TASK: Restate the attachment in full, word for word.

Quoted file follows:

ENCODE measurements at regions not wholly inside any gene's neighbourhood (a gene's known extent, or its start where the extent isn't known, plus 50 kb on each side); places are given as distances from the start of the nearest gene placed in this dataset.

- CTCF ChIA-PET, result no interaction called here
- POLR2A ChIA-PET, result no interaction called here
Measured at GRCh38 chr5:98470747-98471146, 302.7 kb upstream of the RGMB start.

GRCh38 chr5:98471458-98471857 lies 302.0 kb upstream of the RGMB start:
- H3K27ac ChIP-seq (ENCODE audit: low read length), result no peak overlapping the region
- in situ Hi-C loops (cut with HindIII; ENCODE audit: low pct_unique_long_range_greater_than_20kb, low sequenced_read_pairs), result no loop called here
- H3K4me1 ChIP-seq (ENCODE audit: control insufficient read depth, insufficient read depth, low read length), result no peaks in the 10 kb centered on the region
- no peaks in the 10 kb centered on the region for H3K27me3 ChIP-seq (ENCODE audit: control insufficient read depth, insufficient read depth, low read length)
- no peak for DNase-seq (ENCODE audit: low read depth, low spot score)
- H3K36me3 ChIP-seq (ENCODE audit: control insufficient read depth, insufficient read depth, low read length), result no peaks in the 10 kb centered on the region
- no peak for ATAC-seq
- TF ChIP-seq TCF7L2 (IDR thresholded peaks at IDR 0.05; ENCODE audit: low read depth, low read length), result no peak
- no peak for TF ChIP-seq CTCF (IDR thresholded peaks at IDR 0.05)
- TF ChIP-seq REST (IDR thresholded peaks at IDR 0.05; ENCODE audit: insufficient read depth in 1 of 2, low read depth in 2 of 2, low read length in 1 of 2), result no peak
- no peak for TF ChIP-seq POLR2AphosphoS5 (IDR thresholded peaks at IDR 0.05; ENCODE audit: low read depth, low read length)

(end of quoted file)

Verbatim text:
ENCODE measurements at regions not wholly inside any gene's neighbourhood (a gene's known extent, or its start where the extent isn't known, plus 50 kb on each side); places are given as distances from the start of the nearest gene placed in this dataset.

- CTCF ChIA-PET, result no interaction called here
- POLR2A ChIA-PET, result no interaction called here
Measured at GRCh38 chr5:98470747-98471146, 302.7 kb upstream of the RGMB start.

GRCh38 chr5:98471458-98471857 lies 302.0 kb upstream of the RGMB start:
- H3K27ac ChIP-seq (ENCODE audit: low read length), result no peak overlapping the region
- in situ Hi-C loops (cut with HindIII; ENCODE audit: low pct_unique_long_range_greater_than_20kb, low sequenced_read_pairs), result no loop called here
- H3K4me1 ChIP-seq (ENCODE audit: control insufficient read depth, insufficient read depth, low read length), result no peaks in the 10 kb centered on the region
- no peaks in the 10 kb centered on the region for H3K27me3 ChIP-seq (ENCODE audit: control insufficient read depth, insufficient read depth, low read length)
- no peak for DNase-seq (ENCODE audit: low read depth, low spot score)
- H3K36me3 ChIP-seq (ENCODE audit: control insufficient read depth, insufficient read depth, low read length), result no peaks in the 10 kb centered on the region
- no peak for ATAC-seq
- TF ChIP-seq TCF7L2 (IDR thresholded peaks at IDR 0.05; ENCODE audit: low read depth, low read length), result no peak
- no peak for TF ChIP-seq CTCF (IDR thresholded peaks at IDR 0.05)
- TF ChIP-seq REST (IDR thresholded peaks at IDR 0.05; ENCODE audit: insufficient read depth in 1 of 2, low read depth in 2 of 2, low read length in 1 of 2), result no peak
- no peak for TF ChIP-seq POLR2AphosphoS5 (IDR thresholded peaks at IDR 0.05; ENCODE audit: low read depth, low read length)